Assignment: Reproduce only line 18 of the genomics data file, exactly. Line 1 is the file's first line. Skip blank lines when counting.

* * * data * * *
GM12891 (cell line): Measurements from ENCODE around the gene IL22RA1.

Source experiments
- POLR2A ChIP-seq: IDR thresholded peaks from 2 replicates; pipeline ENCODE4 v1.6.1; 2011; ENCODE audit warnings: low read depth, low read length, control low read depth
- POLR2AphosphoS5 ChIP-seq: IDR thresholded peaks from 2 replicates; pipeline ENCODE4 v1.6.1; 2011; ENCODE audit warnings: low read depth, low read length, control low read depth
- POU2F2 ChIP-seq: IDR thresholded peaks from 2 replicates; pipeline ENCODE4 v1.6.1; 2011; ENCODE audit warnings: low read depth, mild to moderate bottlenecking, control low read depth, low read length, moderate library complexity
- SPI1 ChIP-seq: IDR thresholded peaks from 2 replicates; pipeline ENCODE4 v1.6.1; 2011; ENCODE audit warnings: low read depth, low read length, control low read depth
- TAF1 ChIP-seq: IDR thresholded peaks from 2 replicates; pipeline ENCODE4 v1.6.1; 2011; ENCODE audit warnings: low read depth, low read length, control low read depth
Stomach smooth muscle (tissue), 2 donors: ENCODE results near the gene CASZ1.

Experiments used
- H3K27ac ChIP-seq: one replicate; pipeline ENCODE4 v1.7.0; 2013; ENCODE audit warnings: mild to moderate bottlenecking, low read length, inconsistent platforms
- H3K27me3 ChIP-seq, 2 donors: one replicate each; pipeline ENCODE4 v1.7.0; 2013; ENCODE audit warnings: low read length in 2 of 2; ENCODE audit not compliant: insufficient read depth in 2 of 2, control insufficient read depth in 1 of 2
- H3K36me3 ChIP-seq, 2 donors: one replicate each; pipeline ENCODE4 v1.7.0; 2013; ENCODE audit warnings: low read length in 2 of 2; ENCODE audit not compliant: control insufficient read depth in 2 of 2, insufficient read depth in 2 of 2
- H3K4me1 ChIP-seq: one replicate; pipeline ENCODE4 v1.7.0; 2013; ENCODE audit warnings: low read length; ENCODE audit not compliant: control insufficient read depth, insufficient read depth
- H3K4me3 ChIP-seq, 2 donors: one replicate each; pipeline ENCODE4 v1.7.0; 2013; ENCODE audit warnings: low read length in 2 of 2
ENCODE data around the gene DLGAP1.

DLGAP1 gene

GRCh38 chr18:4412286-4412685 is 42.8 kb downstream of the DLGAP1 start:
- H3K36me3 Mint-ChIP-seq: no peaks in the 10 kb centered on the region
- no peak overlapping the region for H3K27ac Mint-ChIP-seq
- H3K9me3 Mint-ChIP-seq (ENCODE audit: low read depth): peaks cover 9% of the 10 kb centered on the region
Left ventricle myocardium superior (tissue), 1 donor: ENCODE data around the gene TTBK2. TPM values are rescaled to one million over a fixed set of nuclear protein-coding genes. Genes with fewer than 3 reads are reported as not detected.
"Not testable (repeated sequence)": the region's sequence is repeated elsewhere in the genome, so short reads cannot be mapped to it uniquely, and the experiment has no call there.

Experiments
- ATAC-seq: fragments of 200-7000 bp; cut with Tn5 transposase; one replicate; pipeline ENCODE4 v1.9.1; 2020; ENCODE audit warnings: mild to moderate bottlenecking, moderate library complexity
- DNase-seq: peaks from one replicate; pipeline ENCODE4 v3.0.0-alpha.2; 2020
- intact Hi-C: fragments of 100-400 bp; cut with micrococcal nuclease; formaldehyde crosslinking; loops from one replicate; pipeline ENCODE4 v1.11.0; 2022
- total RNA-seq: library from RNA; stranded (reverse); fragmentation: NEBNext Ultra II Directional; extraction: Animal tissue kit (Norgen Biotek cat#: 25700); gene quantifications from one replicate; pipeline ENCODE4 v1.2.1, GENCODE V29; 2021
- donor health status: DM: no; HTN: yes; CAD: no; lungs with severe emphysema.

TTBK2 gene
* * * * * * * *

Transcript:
- H3K36me3 Mint-ChIP-seq: no peaks in the 10 kb centered on the region